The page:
There are two popular theories of how the war in Yugoslavia started. Dr. Susan L. Woodward in Balkan Tragedy shows how both are wrong, and gives us a well-documented and convincing history of the causes that led to the dissolution of Yugoslavia.
One opinion, widely held in this country, is that the fighting in Bosnia is part of a pattern of aggression by the Serbs against the legitimate governments of sovereign members of the United Nations. Internationally recognized borders have been violated by Serbs seeking the creation of a greater Serbia, meaning the incorporation into Serbia of portions of both Croatia and Bosnia, and the forced expulsion of non-Serbian populations (ethnic cleansing) from these areas. Such acts of aggression are clear violations of international law, and the aggressor should be punished. To this end the United Nations, often led by the United States, has imposed sanctions on Serbia, maintained an arms embargo, a no-fly zone, and brought other forms of psychological pressure to bear. In some ways the situation is analogous to that of Iraq or Libya.
The second popular view is that the conflict in Yugoslavia is really a civil war, based on hatreds that have been kept in a deep freeze by a totalitarian state. With the fall of communism, these ethnic conflicts have sprung up like repressed coil springs. This view is held in Europe and Canada, precisely those countries that have committed troops to U.N. peacekeeping efforts. In 1992, the Europeans tried to negotiate an ethnic partition of Bosnia into cantons; although they subsequently recognized Bosnia as an independent republic, they continued to maintain that only a political compromise could bring peace. Hence their forces in Yugoslavia are there for humanitarian reasons: to maintain some sort of cease-fire so that essential supplies can be brought to civilian populations and to set an atmosphere conducive to talks among the contending forces.
There are obvious contradictions in both of these theories. First, one may ask that if it is permissible for Croatia and Bosnia to secede from Yugoslavia, a member in good standing of the United Nations and one with internationally recognized borders, why is it not permissible for Serbian Bosnia to secede from a republic which had never existed before and whose borders had been drawn initially by a communist dictator? As for the theory of age-old enmities, some of it is simply not true. The Yugoslavia that arose after World War I was a result of the Pan-Slavism popular at that time. The Slovenes and Croats, anxious to divorce themselves from the Austrians and Hungarians, felt they had much in common with their Serbian cousins. True, there had been considerable animus between Turk and Serb for over 500 years, but in modern Yugoslavia both Muslims and Serbs coexisted reasonably well, with a significant rate of intermarriage. The Muslims did not call themselves Turks, and the term Yugoslav was popular in both groups. (Of greater import, of course, was the carnage of World War II, in which the Serbs suffered huge losses of population.)
Dr. Woodward states that the Yugoslav conflict is the result of transforming a planned economy to a market economy, and of a one-party authoritarian state to a multiparty democracy. Further, in a country where there is no majority and everyone is a member of a minority, the preservation of human rights becomes paramount. As difficult as the problem was, it became even more so with the changing international scene. Yugoslavia as one of the leaders of the Third World had been able to profit from the Cold War by receiving assistance from both sides. Despite this prolonged economic aid, however, it could never keep its economy consistently healthy, and found itself in a foreign debt crisis just as the Cold War was ending and the deep pockets of the United States and the Soviet Union were closing.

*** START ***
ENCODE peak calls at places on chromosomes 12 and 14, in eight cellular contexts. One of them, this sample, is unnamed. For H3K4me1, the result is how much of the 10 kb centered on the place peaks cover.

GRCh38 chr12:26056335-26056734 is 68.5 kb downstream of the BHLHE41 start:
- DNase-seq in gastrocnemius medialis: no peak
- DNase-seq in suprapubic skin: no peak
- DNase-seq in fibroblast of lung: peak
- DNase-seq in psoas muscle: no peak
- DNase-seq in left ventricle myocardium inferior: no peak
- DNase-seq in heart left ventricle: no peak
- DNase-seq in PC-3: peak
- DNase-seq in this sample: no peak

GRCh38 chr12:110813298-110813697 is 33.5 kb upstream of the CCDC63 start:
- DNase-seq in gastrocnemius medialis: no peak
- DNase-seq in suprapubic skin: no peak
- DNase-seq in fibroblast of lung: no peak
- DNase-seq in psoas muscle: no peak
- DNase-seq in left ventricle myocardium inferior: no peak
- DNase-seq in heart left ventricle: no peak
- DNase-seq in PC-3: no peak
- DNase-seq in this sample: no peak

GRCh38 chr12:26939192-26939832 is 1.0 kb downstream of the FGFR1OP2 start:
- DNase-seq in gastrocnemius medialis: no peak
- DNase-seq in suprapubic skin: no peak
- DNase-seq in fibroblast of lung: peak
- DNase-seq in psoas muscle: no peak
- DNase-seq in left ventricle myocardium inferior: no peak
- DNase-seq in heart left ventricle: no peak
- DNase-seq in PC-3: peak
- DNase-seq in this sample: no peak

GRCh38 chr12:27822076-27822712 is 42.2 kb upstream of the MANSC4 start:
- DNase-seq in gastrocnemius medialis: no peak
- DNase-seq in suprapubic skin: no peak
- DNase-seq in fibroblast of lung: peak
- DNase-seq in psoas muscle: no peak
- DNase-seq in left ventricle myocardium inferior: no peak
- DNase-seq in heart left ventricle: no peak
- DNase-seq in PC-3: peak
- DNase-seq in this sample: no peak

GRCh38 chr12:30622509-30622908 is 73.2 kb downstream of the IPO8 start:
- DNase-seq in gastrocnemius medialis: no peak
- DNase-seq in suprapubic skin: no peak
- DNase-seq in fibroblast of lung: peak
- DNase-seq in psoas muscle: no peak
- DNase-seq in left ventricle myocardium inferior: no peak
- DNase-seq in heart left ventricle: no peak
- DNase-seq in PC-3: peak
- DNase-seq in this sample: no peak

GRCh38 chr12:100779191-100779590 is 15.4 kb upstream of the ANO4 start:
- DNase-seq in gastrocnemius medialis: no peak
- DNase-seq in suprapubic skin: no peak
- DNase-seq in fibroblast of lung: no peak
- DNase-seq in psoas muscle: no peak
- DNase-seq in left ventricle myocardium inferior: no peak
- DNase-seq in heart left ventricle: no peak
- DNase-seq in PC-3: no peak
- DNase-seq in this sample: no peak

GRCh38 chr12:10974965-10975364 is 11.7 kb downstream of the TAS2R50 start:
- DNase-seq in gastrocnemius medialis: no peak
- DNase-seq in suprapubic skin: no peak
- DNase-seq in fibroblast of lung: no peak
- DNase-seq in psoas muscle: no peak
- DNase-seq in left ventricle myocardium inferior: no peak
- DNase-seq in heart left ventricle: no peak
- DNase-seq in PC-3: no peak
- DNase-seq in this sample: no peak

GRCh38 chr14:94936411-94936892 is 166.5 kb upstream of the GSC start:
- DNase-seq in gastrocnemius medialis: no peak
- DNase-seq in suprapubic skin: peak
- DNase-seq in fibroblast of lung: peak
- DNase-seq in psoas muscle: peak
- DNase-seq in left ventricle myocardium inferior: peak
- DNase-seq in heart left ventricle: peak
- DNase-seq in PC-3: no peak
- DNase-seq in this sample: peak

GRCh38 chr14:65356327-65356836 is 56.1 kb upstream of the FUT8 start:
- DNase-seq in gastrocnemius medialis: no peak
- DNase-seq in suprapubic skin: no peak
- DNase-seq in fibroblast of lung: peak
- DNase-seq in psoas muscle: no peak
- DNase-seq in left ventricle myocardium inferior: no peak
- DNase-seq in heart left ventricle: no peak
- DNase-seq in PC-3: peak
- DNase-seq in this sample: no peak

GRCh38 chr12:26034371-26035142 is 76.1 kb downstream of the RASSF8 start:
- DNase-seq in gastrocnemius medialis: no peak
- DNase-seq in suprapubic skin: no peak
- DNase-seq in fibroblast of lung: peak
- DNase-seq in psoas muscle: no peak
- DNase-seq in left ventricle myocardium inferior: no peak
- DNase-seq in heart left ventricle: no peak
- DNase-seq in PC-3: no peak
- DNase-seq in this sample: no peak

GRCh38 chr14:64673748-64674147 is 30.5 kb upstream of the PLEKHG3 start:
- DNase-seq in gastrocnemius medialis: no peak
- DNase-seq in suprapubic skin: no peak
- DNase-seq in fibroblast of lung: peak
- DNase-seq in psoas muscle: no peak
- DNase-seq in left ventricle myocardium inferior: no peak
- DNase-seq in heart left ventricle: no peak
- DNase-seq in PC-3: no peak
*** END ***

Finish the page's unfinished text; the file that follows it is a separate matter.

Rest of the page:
All through its post-World War II existence, Yugoslavia juggled with political reforms, at one time centralizing its economy, at other times decentralizing, but regardless of which way the pendulum swung, further reform seemed always necessary. In time the decentralization momentum became enormous, to the detriment of the federal government, where both its resources and its problem-solving ability were concerned, so that finally that government, bereft of authority, became a hollow symbol. Thus, concludes Woodward, it was a failure of political mechanisms that brought about the collapse of Yugoslavia and the breakup of the republics into ethnic entities. The West exacerbated the situation by failing to recognize that only through the federal government could Yugoslavia’s problems be contained, and, by assuming ethnic animosity to be the central problem, the West virtually assured that it would become so.
Woodward feels that supranational institutions requiring sustained interaction among people and sovereign states is the best system for resolving disputes. Thus a plan for the confederation of Croatian Bosnia with Croatia, and Serbian Bosnia with Serbia (vetoed by Germany and the United States because it “rewarded aggression”), seems to her a promising first step toward a greater Balkan confederation.
She is, of course, right, but while we can refrain from damaging a country’s capacity to govern, one may wonder how the West can improve that capacity. Economic aid has been the traditional method, and sometimes it has worked. Whether we have sufficient resources now to try to do that in the Balkans is questionable, and whether Humpty Dumpty can ever be put back together is equally doubtful. Nevertheless, some form of cooperation or confederation may eventually arise, and if so, the kind of knowledge Woodward provides us would be immensely helpful in nurturing it.
[Balkan Tragedy: Chaos and Dissolution After the Cold War, by Susan L. Woodward (Washington, D.C.: The Brookings Institution) 536 pp., $42.95]
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